He supposedly begged to speak with Richard, who was staying either at the King’s House in the cathedral close or at the priory at nearby Wilton. Buckingham insisted he had important information for the King. Richard refused to see him, this man he had called ‘the most untrue creature living’ and the execution took place as planned. It was unusual, as it took place on a Sunday, and on All Souls…and it was also the birthday of Edward V (which just may be significant considering Buckingham was named in regards to the Princes’ murders, if murdered they were, in documents both in England and on the Continent.
But what happened to the remains of this great traitor, himself of royal descent, who had perhaps even dreamed of wearing the crown of England himself?
A near contemporary report says he was buried in the church of the Greyfriars in Salisbury. This Franciscan Friary has now completely vanished and stood near to St Anne’s street and Brown street; a commemorative plaque has been set into a building near the presumed spot. This is the only document that mentions his resting place, and there is always the vague possibility they are confusing him with his grandfather, who was buried in Greyfriars in Northampton.
However, a mile outside of the city centre, in the sleepy village of Britford, another tomb claims to be Buckingham’s. A Victorian plaque above it declares that it is his grave. It is the only large memorial in the church—comprising the top of a large canopied tomb, which stands above a smaller tomb-chest capped by Purbeck marble. The chest does in fact bear a shield bearing one of the devices of the Staffords.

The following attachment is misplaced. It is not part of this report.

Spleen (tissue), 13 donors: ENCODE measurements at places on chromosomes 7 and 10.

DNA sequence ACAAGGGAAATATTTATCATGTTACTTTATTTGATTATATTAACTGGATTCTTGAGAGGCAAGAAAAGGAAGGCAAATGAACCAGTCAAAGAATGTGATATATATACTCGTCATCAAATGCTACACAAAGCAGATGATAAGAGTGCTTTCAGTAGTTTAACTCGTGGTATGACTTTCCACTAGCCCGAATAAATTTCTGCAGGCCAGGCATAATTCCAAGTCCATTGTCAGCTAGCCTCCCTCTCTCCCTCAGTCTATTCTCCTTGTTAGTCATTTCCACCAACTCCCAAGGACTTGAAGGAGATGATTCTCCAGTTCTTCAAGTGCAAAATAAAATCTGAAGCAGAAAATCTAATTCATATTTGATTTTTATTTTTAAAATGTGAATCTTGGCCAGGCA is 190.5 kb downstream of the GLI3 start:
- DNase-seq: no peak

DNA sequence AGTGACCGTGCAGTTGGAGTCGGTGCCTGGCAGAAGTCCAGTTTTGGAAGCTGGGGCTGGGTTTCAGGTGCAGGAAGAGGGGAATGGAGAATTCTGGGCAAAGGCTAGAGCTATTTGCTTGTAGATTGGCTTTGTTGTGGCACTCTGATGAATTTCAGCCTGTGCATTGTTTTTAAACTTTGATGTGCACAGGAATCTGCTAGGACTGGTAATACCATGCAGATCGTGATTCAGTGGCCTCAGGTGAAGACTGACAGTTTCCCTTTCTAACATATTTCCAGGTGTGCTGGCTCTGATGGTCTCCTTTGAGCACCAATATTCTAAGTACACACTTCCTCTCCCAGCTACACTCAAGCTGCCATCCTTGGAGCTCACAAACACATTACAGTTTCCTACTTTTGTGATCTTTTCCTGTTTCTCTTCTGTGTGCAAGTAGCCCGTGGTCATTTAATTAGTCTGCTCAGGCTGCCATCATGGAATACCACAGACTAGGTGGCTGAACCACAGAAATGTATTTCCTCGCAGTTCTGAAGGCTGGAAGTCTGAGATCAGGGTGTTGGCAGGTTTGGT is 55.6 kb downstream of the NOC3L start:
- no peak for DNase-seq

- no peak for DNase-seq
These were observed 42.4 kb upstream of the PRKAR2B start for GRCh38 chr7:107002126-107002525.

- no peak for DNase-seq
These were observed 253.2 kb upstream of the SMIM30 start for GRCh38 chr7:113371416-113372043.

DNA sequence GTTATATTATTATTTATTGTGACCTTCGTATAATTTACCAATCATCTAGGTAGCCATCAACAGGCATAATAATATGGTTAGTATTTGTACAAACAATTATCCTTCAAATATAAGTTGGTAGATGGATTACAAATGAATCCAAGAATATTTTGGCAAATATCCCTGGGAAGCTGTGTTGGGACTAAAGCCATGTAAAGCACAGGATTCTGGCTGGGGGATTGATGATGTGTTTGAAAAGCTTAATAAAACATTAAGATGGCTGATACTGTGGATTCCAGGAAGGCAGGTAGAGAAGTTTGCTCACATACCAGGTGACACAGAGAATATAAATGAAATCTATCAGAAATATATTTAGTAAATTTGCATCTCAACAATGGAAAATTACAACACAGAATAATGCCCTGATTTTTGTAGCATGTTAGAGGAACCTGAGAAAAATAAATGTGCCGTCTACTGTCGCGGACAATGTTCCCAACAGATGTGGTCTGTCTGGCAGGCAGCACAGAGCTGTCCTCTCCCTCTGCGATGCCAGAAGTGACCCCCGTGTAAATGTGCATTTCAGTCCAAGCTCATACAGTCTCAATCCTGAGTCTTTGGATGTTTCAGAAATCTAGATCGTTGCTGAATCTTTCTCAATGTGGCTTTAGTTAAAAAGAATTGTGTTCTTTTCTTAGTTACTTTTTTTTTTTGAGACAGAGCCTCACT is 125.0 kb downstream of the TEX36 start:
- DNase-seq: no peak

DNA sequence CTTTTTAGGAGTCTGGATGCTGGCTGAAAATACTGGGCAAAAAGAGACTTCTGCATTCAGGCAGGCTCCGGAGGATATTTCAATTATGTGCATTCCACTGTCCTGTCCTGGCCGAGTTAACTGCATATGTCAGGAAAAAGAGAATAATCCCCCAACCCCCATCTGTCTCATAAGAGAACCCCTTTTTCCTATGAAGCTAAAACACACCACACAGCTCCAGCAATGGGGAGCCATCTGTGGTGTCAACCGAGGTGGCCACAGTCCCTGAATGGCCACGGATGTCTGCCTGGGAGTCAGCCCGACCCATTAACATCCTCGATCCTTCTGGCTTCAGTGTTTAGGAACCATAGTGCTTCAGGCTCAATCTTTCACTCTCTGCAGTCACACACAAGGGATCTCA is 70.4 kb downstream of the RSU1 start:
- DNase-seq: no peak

But the top of the tomb is probably a hundred years too early, and the chest may be too early as well…although the lid has some features that suggest it was 15th century. Perhaps the tomb was reused for Buckingham’s burial?
Certainly both the canopy and chest came from elsewhere, probably from one of the ruined friaries after the Dissolution. They were not always situated in tiny Britford church. So it could have been taken from Greyfriars.
A good case for the chest actually being Buckingham’s last resting place can be made by one fact—his daughter Anne’s husband, George Earl of Huntingdon, actually owned the manor at Britford. It may well have been Anne who had the tomb removed from the friary at the Dissolution and transported for safety to the village church.
However, it appears to be empty…
So where are Buckingham’s bones?
If you go to Debenham’s, the site of the Blue Boar Inn where Buckingham spent his last night alive, you can have a nice cream tea whilst looked at Buckingham’s not-very-flattering portrait and read a little information the tea room has written on him. They claim that a skeleton was found many years ago under the kitchen flagstones, missing a head and a hand, and that these bones were thought to be the remains of Henry Stafford. They also claimed that the decapitated Duke’s head was sent to London to be placed on ‘Traitor’s Gate’ hence the skeleton found had no skull.
These two stories are problematic. It is highly unlikely even a traitor of the calibre of the Duke would be given a lowly burial in an inn’s kitchen…and goodness knows what the innkeeper would have said! Richard tended to give his slain enemies proper burials, and no doubt he did likewise with Buckingham. There is also no evidence that Buckingham’s head went anywhere other than into the grave with its owner, albeit separated from his shoulders. I believe Traitor’s Gate did not even have this name in Richard’s era. This skeleton, if it existed at all, was probably an Anglo-Saxon or even prehistoric resident of Salisbury.